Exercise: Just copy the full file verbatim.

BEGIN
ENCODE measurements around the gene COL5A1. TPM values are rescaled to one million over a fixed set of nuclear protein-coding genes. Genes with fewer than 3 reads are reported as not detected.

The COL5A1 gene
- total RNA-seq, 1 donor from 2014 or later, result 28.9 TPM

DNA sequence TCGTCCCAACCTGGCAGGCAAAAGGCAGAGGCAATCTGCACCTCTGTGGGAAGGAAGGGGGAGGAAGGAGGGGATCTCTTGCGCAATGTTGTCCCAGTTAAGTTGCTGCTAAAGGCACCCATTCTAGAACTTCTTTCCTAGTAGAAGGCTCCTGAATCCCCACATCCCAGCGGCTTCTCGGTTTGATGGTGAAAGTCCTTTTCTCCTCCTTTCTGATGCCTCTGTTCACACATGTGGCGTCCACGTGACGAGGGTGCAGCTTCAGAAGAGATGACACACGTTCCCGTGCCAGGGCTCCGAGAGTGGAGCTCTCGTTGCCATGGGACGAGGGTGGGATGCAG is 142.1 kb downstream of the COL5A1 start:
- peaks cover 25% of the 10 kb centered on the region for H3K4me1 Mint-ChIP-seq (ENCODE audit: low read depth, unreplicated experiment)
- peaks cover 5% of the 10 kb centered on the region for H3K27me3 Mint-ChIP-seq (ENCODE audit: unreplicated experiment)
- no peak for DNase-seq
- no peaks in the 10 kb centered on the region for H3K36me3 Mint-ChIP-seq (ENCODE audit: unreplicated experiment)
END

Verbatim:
ENCODE measurements around the gene COL5A1. TPM values are rescaled to one million over a fixed set of nuclear protein-coding genes. Genes with fewer than 3 reads are reported as not detected.

The COL5A1 gene
- total RNA-seq, 1 donor from 2014 or later, result 28.9 TPM

DNA sequence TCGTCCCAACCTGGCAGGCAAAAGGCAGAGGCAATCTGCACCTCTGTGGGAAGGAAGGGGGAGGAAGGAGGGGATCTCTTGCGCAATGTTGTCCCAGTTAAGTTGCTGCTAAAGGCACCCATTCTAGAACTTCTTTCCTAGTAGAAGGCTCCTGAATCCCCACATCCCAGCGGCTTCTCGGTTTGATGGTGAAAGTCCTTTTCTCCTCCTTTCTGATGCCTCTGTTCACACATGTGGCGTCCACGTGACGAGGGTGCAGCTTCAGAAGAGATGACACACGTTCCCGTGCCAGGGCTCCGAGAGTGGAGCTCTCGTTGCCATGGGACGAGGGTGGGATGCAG is 142.1 kb downstream of the COL5A1 start:
- peaks cover 25% of the 10 kb centered on the region for H3K4me1 Mint-ChIP-seq (ENCODE audit: low read depth, unreplicated experiment)
- peaks cover 5% of the 10 kb centered on the region for H3K27me3 Mint-ChIP-seq (ENCODE audit: unreplicated experiment)
- no peak for DNase-seq
- no peaks in the 10 kb centered on the region for H3K36me3 Mint-ChIP-seq (ENCODE audit: unreplicated experiment)